This factor, and the one under point 3. and 4., are by products of financial crisis occurred in 2008, the most sever depression after 1930s. I am not going to go into details of this as readers should find loads of resources easily (if you are interested, I would suggest reading the book “Too Big to Fail”, or for those who like it more dramatic, check out the film of the same name). It all started with the crisis of subprime mortgage in the US market, causing a chain effect to large FIs (including insurance companies and banks) which possibly lead to collapse of global finance system. People has lost their confidence in FIs and become much more risk averse when they come across sophisticated financial products. To be fair, some products were meant to be sold to layman on the street.
Since then, corporations and consumers avoid purchasing financial products of high risk. Especially for WMNCs and large corporations, which many of them now only allow hedging with vanilla products based on business need. FIs also do not proactively market complicated high risk products to avoid risking their reputation and being fined by regulatory bodies due to misrepresentation or insufficient risk disclosure.
Those products used to earn decent fee for the FIs. With FIs focusing again on bread and butter business, margin looks less exciting than it was.
3.Prolonged low interest rate environment
A majority of the FIs (or banks to be specific) business is lending. Banks give out its balance sheet to institutions and consumers and in return, charge an interest. To save the market from recession, the world’s central banks make interest rate cut. Despite this lower the funding cost of banks, the net margin was narrowed under extreme low interest rate environment. So bank makes less profit even from bread and butter business.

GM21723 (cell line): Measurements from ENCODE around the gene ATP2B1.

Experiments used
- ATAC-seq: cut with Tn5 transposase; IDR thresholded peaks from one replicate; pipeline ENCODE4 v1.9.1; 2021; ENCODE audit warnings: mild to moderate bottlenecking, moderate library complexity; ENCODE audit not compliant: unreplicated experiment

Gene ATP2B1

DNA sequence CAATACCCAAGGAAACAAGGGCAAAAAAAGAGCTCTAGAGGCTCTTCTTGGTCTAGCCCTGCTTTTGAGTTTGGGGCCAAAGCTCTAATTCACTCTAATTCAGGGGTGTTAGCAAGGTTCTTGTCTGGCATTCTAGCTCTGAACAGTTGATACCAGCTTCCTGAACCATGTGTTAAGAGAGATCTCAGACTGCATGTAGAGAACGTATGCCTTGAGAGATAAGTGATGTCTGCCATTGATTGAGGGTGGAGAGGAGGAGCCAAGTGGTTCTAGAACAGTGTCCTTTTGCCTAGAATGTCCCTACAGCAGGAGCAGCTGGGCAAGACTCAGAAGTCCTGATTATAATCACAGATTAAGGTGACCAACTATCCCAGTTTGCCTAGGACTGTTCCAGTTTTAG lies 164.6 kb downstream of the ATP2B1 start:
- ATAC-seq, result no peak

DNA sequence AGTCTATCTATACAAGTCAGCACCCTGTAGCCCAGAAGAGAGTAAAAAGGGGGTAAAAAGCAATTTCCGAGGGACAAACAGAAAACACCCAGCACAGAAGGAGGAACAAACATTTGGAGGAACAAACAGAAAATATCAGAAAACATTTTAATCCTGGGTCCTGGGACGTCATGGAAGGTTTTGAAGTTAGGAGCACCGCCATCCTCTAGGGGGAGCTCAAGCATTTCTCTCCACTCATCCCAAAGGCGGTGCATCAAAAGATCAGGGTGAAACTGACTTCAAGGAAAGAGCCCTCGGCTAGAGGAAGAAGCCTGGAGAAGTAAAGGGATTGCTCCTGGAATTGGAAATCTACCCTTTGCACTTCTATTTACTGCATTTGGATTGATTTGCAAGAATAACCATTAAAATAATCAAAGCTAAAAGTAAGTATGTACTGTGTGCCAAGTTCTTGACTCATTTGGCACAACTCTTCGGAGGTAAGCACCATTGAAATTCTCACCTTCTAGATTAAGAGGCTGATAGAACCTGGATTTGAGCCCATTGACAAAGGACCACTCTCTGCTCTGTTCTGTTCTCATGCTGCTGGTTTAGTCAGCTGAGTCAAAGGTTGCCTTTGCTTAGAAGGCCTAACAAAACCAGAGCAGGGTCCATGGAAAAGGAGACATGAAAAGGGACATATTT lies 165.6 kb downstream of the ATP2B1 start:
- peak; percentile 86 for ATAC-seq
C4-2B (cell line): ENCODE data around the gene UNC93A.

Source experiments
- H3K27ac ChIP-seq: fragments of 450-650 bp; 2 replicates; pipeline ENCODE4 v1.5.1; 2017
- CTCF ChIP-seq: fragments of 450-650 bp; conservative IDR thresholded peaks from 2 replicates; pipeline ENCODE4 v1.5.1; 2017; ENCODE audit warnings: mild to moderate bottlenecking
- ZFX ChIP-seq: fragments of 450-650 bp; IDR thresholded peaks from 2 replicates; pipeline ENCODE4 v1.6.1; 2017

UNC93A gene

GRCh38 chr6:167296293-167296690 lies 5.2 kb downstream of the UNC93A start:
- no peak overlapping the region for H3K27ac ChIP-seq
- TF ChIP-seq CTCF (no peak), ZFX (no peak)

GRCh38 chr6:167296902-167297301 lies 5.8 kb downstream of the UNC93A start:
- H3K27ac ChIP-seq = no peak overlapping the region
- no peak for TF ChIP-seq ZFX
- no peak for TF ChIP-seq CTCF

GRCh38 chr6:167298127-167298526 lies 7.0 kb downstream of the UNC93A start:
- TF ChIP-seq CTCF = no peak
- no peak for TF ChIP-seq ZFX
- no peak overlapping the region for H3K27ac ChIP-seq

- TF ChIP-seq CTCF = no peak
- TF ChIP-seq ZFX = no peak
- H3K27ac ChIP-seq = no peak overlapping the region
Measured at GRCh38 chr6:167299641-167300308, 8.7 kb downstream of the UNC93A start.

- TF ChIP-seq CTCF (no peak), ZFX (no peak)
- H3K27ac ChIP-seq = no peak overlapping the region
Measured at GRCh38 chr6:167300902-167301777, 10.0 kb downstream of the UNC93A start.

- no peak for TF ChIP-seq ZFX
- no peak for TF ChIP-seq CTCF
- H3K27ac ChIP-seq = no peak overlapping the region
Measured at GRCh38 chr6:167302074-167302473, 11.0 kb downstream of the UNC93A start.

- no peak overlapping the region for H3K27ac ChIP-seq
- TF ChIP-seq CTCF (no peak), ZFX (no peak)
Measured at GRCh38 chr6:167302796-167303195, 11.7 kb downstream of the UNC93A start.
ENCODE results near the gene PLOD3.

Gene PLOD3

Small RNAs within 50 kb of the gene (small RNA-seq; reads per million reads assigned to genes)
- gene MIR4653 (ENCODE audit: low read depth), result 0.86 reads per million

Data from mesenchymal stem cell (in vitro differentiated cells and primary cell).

Both fee and interest income were squeezed since 2008. Banks are urged to find new income sources, as well as cutting costs. Financial technology seems the only way out for banks to identify new income source from new channels (while managing its risk level effectively), and lower the cost of maintaining the franchise (e.g. less human operation, more automated process).
4.Higher compliance and regulatory costs
Since the financial crisis, the regulatory requirements of banks have tightened. Most banks have expanded their compliance team. Expenses have grown significantly. Areas covered include Anti Money Laundering (AML), Know Your Customers (KYC), Foreign Tax Account Compliance Act, fraud detection, data for regulators’ stress test, etc. Banks have to figure how to fulfill the requirements, while keeping the cost low. Hiring more compliance staff should not be the answer in a long run. Adding up point 2,3, and 4, banks are experiencing a severe margin squeeze than ever.
All the above factors are driving the FIs to act fast in order to survive. Innovation and technology advancement seem to be the most possible way out. It is time the FIs rethink the way they conduct businesses and seek breakthrough.